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  • MELISSA FRANKLIN: Hi.

  • You know, they don't usually let me up here.

  • [CHUCKLING]

  • But when they do, there's people sending paper airplanes at me

  • during the Ig Nobel Prize ceremony, which takes place every year,

  • and I'm sure some of you will attend.

  • Hi.

  • I can't see you, but I know you're young.

  • [CHUCKLING]

  • You have some glasses, and those are sort of diffraction grating glasses.

  • You don't have to--

  • I just want to say, if you get bored with what I'm saying,

  • just start looking up there, because it's really just very, very relaxing.

  • [CHUCKLING]

  • But later, we're going to actually use them for a demo.

  • But to begin with, I just want to tell you, I'm very interested in the vacuum,

  • in measuring the universe with nothing in it.

  • So I guess I should get the clicker.

  • So this stuff-- the apple, all that virus, I'm not interested in that

  • at all.

  • It's stuff.

  • I get that out of my universe.

  • Now, here's an atom.

  • The atom has a nucleus, and it has electrons.

  • And the nucleus is made up of protons and neutrons, which have quarks inside,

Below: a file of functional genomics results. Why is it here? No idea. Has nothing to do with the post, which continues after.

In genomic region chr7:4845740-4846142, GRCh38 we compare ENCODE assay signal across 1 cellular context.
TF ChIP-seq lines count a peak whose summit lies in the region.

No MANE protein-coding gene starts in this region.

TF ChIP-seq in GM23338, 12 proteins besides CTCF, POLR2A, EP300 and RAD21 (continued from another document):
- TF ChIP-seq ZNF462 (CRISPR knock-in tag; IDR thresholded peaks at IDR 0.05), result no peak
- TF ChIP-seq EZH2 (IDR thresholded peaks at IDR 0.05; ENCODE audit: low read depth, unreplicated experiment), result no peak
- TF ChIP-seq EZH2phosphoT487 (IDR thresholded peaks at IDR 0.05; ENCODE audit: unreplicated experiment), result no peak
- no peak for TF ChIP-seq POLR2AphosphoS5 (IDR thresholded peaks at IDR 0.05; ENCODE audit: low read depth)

• which I'm sure you know.

  • And I'm interested in the quarks.

  • I really like quarks.

  • But I'd like to have the universe without any atoms in it.

  • Here is my world.

  • So if you think about me, my name is Melissa.

  • You would look at the quarks.

  • All the quarks that exist in the universe that make up all the matter,

  • and all the leptons--

  • electrons, et cetera, the neutrinos--

  • and all the forces that hold all those particles

  • together to make matter, and black holes, and stuff.

  • [CHUCKLING]

  • Here's what you would find.

  • And unfortunately, I'm really old, but--

  • I was not a part of finding the charm quark, the c quark.

  • And I was not a part of finding the bottom quark, but almost.